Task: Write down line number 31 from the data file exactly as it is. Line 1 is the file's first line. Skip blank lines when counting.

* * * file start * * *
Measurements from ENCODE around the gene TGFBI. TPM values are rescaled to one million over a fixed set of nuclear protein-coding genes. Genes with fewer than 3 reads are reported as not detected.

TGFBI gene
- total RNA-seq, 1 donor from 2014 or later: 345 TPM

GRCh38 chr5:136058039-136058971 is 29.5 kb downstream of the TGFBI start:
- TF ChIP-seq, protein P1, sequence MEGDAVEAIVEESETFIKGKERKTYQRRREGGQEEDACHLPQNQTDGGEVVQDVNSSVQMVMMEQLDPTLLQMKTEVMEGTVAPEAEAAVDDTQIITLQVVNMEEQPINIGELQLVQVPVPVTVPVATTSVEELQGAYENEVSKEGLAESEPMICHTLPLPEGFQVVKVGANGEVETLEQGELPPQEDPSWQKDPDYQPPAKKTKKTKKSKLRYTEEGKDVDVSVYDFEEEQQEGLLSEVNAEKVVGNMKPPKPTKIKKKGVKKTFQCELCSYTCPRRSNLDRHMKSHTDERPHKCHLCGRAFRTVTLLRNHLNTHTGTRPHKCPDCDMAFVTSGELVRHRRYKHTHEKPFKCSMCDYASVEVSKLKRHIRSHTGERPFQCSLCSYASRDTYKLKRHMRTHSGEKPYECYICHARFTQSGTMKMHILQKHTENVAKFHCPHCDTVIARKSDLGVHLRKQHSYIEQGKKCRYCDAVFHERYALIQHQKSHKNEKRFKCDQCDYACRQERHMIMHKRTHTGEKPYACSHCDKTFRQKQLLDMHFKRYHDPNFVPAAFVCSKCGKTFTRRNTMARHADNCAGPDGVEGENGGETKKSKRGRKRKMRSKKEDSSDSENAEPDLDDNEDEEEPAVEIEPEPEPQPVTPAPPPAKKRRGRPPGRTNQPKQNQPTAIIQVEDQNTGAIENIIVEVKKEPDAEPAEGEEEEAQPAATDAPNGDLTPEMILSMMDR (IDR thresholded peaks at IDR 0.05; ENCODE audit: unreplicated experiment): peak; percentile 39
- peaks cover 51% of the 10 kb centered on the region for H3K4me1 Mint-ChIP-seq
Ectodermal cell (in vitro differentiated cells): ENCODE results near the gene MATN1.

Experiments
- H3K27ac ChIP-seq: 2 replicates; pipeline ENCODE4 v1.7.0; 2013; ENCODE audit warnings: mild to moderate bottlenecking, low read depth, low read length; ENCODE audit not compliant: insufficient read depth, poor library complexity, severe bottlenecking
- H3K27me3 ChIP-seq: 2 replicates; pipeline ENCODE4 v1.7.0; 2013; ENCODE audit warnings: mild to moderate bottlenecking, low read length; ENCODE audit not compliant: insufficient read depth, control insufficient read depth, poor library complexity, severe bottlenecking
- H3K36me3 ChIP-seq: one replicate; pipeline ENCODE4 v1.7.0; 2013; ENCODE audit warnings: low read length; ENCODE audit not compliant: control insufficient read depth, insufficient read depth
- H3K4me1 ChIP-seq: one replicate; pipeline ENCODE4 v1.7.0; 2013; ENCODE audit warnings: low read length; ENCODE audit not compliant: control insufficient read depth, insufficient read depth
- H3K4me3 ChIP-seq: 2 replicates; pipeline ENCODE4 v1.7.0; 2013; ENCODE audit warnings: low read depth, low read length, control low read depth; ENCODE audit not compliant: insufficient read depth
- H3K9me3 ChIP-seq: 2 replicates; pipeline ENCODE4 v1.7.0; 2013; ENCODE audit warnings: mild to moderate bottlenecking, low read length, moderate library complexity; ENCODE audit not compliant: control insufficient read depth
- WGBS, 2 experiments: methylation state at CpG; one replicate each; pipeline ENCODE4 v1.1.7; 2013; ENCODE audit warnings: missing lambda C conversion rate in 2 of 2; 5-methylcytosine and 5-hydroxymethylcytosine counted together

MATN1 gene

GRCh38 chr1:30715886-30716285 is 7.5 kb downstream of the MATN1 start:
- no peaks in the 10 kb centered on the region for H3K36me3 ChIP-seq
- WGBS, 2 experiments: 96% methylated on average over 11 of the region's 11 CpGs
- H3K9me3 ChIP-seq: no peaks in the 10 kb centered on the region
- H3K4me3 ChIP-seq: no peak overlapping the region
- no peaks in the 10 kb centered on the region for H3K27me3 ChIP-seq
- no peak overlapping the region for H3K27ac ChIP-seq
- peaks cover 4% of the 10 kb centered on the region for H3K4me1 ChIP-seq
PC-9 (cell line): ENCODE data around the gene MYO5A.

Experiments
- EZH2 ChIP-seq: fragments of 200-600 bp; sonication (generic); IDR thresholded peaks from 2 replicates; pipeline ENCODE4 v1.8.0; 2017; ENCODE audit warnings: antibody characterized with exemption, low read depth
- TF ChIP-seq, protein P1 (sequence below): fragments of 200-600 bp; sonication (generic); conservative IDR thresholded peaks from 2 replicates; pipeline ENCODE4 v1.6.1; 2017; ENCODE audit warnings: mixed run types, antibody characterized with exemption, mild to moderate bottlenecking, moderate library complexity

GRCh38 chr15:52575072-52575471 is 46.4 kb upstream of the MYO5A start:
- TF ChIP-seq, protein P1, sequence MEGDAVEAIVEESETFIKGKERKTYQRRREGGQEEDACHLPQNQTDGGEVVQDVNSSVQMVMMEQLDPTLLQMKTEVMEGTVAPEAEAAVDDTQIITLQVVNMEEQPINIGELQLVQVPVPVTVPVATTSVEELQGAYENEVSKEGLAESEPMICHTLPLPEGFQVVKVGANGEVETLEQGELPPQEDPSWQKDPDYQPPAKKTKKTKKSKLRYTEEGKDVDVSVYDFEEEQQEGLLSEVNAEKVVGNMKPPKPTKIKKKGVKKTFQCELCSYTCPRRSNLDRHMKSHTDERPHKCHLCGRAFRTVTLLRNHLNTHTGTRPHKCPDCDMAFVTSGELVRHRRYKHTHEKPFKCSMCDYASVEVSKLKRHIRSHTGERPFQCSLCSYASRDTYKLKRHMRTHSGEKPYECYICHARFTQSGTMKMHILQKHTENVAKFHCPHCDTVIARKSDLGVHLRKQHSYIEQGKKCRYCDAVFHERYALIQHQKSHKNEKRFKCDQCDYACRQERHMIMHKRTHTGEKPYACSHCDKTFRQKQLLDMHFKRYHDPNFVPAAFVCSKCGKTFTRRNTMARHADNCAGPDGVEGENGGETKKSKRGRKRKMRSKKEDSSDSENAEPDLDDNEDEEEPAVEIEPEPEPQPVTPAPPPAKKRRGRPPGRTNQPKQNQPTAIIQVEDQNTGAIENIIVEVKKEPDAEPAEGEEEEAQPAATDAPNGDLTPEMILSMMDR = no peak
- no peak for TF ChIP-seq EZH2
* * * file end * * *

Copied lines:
- no peak for TF ChIP-seq EZH2